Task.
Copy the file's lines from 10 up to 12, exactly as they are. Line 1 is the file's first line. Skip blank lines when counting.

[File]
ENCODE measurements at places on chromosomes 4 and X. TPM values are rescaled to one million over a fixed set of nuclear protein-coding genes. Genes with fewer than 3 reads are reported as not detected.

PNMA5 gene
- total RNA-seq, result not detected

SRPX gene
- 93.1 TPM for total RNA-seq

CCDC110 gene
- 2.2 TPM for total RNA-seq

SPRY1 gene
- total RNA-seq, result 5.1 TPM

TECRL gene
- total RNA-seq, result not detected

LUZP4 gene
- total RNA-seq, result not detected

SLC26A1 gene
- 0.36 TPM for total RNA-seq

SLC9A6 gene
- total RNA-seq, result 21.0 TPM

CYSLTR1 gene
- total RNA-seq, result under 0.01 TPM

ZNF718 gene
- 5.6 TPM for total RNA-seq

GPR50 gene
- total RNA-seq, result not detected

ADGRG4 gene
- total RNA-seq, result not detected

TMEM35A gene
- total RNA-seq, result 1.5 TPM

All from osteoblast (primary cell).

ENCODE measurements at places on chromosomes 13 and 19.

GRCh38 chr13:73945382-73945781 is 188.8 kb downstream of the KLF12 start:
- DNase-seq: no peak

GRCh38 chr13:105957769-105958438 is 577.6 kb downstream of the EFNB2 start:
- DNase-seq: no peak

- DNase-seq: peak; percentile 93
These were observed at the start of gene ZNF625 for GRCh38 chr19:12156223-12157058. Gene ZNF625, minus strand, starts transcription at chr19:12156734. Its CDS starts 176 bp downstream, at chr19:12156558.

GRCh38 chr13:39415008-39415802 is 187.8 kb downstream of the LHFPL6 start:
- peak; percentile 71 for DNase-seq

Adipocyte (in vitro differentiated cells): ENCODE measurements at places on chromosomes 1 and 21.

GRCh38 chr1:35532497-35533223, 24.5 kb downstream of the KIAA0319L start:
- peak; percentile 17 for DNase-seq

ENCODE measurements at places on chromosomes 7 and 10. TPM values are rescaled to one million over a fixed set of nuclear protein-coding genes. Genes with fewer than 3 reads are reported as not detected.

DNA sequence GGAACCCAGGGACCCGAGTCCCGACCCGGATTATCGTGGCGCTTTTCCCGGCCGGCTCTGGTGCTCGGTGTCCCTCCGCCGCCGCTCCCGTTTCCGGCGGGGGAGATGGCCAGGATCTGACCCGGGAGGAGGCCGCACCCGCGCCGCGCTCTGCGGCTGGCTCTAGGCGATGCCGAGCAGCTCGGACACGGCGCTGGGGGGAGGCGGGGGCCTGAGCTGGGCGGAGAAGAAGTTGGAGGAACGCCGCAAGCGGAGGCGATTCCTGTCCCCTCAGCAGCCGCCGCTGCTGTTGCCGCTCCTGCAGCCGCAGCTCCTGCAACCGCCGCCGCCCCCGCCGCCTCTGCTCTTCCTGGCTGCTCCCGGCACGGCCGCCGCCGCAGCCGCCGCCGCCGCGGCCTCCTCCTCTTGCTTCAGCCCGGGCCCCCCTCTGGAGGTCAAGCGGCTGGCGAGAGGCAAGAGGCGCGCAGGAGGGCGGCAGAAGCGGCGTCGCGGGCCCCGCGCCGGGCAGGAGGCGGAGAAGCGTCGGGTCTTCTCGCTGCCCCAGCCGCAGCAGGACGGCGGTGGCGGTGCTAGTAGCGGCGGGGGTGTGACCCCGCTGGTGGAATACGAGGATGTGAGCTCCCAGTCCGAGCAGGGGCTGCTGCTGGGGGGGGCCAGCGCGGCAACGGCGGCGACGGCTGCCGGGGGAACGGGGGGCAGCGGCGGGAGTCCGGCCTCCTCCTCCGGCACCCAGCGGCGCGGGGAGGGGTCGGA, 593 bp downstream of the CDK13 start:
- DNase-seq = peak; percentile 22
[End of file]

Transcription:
TECRL gene
- total RNA-seq, result not detected

LUZP4 gene